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Postby NHE » Mon Feb 07, 2011 5:49 am

CureOrBust wrote:Also look into Vitamin K (and magnesium and strotium for strength). From my understanding Vit K works on a similar technique as Fosamax, Before my MS diagnosis I had CIDP diagnosis where regular prednisone was treatment (also bade for bone density). I ended up with low bone density for my age. I went on Fosamax for a year, and got well into normal range on DEXA exam. Though I have to admit, since I have been on Vit K, B3, Magnesium and strotium I have not had another DEXA, and I have been a little lazy with Calcium sups :oops: .


Did you mean to write 'strontium'?


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Postby Cece » Mon Feb 07, 2011 9:22 am

LR1234, do you know for sure it's the clexane and not anything else or the effects of the procedure? I cannot remember, after all you went through, if you ended up with more open veins.

I think anyone experiencing improvements from the blood thinners would notice a dramatic drop as soon as the blood thinners are ceased. Arixtra is out of the bloodstream within a day, IIRC. Not sure about the others. Have people experienced that sort of reaction to the discontinuation of blood thinners?
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Postby mavis » Mon Feb 07, 2011 11:20 am

Cece wrote:LR1234, do you know for sure it's the clexane and not anything else or the effects of the procedure? I cannot remember, after all you went through, if you ended up with more open veins.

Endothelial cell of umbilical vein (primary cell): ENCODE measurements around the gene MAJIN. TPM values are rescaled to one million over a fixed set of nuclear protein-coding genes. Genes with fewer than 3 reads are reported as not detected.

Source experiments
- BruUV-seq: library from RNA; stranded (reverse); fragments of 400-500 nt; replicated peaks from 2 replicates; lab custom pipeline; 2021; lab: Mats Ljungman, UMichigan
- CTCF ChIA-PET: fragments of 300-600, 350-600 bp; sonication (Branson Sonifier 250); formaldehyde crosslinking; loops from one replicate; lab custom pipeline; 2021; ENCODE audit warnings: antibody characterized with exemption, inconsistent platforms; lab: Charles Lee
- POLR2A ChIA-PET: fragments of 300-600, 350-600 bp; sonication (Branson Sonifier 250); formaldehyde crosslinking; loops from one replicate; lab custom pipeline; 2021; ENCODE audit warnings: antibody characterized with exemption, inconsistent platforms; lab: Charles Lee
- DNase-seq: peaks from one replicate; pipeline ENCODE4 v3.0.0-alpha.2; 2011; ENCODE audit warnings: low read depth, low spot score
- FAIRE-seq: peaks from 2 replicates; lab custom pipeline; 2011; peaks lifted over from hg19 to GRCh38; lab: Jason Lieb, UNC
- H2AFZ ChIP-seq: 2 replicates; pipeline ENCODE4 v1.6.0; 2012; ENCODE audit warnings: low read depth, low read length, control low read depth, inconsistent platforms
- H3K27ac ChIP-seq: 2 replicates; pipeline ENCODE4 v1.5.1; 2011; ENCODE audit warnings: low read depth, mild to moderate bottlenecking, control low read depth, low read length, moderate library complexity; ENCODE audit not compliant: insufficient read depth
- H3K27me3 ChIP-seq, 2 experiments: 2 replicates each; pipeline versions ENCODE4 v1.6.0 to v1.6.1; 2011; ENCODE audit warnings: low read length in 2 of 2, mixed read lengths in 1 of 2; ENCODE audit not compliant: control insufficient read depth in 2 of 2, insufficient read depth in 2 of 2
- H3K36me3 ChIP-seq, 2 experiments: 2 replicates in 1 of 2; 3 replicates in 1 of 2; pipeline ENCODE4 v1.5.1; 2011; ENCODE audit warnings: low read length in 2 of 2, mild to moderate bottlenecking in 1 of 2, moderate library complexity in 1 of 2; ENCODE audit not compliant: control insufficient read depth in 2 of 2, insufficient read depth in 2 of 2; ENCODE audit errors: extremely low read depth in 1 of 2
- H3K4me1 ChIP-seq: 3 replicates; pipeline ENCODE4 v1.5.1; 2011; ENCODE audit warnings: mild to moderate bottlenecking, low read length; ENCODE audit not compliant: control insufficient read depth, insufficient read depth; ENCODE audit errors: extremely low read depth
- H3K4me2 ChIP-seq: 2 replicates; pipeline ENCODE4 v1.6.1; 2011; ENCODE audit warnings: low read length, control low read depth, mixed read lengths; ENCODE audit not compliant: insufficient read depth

I think anyone experiencing improvements from the blood thinners would notice a dramatic drop as soon as the blood thinners are ceased. Arixtra is out of the bloodstream within a day, IIRC. Not sure about the others. Have people experienced that sort of reaction to the discontinuation of blood thinners?


Yes Cece I did. After my clot in the jugular I was put on Lovenox and those days were really great. I felt much better overall and moved better even in my state of limited mobility. After I stopped Lovenox because my INR level is built-up, I am back to my old state of misery again. I continue taking
Coumadin, but it works differently. I am almost looking forward to my next treatment and injections. :D
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Postby David1949 » Mon Feb 07, 2011 2:12 pm

Cece wrote:David, that's one third of Hughes patients, not one third of MS patients. Different patient population.


Cece possibly I misunderstood this. I think it is rather confusing.

Under the subtitle “MS the wrong diagnosis?” It says:
”The St Thomas's Hospital found that up to one-third of patients coming to their clinic did not have MS at all, but Hughes Syndrome. “ To me that sounds like !/3 of patients previously dxed with MS did not have it.


But the first sentence says:

“Up to 5% of those diagnosed with Multiple Sclerosis don't have the disease at all. They have something called antiphospholipid syndrome or ‘Hughes Syndrome’”

And further down it says: “Prompted by a growing number of patients coming to the clinic who had been told they had MS when they didn't, the team at the Rayne Institute questioned a sample of 250 patients with Hughes Syndrome. They found that almost a third of them had originally been told they had MS.” That seems to confirm what you are saying.

So maybe you're right and my geezer brain was not reading it right.